"Diamond faces are very angular," says O'Connor (think high, high cheekbones and a pointed chin). That's why she suggests medium-to-long layers and a deep side part to soften up the look. In terms of styling, "definition like a wave, curl, and bounce will soften those angles immensely." 

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5. Rectangular

Also known as "oblong," rectangular faces are also quite angular (similar to square-shaped faces), only they are much longer than they are wide. "Rectangular shapes tend to be flattered with feathery fringes and middle parts," says Stenson. That way, the angles don't seem as sharp, taking on a more ovular appearance. 

6. Heart

Heart-shaped faces are often confused with diamond, as both have that quintessential pointed chin. However, diamond faces have a narrow jaw and hairline, whereas heart-shaped faces have that narrower jaw with a much wider forehead. And to be clear: You don't have to have a widow's peak to have a heart-shaped face.

For hairstyles, both O'Connor and Stenson suggest adding fullness to the jaw. "Side parts are great, and blunt bobs or lobs tend to add flattering width at or near the jawline," Stenson notes. O'Connor mentions long, side-swept bangs will look flattering as well. 

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How to determine your face shape.

There are a few popular routes to take, here (the first, a tad more practical; the latter, a bit more fun). First up: Simply take some measuring tape across your face at its widest points, then measure the length. "If your face is the same width and length, it's most likely square or round," says O'Connor (then you can differentiate between the two depending on how sharp your angles are). "If it's wider at the forehead, it's most likely a diamond or heart" (check how narrow the hairline is in order to tell). And if your face is longer than it is wide? Depending on your angles—or lack thereof—you likely have an oval or rectangular shape.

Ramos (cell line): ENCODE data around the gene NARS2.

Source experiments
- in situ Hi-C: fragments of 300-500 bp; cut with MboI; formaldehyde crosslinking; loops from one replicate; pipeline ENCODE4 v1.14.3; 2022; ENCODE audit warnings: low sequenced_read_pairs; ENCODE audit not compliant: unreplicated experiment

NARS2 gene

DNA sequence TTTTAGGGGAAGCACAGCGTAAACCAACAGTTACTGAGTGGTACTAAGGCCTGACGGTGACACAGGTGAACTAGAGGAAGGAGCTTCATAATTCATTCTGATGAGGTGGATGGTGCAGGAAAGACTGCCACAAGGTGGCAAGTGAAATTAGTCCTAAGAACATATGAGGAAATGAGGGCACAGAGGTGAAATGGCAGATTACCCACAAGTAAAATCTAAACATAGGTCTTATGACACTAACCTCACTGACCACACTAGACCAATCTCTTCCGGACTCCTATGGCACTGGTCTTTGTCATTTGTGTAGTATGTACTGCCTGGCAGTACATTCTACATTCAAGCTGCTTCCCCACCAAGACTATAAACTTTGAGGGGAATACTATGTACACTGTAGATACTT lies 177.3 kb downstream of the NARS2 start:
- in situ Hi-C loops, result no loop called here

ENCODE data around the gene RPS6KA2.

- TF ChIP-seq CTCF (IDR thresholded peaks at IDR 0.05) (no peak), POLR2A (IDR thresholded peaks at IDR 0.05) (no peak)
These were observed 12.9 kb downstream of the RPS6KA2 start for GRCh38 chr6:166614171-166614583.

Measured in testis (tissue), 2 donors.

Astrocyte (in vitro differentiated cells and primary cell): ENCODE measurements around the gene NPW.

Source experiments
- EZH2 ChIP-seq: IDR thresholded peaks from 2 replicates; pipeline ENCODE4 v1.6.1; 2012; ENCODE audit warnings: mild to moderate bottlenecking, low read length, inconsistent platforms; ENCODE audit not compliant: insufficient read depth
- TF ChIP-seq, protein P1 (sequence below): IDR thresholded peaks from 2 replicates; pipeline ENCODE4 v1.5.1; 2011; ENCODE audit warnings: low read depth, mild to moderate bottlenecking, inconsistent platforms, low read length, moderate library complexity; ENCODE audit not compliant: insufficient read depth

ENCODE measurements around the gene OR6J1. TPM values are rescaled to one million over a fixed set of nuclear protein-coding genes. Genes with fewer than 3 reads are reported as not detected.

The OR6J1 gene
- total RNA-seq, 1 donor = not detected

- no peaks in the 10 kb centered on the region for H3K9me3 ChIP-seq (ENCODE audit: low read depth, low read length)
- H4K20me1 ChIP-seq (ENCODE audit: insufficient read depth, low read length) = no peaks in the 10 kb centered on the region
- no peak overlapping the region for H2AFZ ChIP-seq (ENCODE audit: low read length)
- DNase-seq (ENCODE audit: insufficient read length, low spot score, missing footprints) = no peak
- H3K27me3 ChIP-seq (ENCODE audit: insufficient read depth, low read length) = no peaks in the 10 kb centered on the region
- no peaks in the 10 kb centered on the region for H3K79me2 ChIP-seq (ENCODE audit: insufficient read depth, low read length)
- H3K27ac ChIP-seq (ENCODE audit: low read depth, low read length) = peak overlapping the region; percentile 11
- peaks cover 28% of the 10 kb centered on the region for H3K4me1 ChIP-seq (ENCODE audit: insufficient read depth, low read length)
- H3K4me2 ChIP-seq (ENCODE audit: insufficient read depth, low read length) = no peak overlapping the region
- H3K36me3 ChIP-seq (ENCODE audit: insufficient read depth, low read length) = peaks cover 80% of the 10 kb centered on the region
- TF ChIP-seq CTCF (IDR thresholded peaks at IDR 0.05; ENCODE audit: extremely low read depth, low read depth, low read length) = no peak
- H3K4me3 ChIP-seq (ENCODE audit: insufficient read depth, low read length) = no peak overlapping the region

If you're looking for an entertaining way to spend an afternoon, try this other fun hack: "A great way to determine your face shape is to take a photo of yourself with your hair tied back," O'Connor explains. Print it out, and "you can then trace the outline of your face and identify which shape it most closely resembles." Use some colorful pens, hang it up, and call it art—you know, if you need a friendly face-shape reminder before your next haircut

Or, Stenson says, you can stand in front of a mirror and use a dry erase marker to draw each shape, one-by-one. (Draw the shapes roughly to the size of your face, similar to the infographic above.) "Try to align your face with each shape. In doing this, you'll be able to identify which shape represents your face structure best," he says. 

The takeaway.

Determining your face shape is helpful for which hairstyles flatter your bone structure best. Of course, these are by no means hard-and-fast rules, as not every face is typecast exactly the same (read: two round faces can have slight nuances and look totally different with certain styles). That said, it might take some experimenting to find what suits you best—and that's OK! Use these tips as a general guide to determine whether you should soften up any sharp angles or add some definition.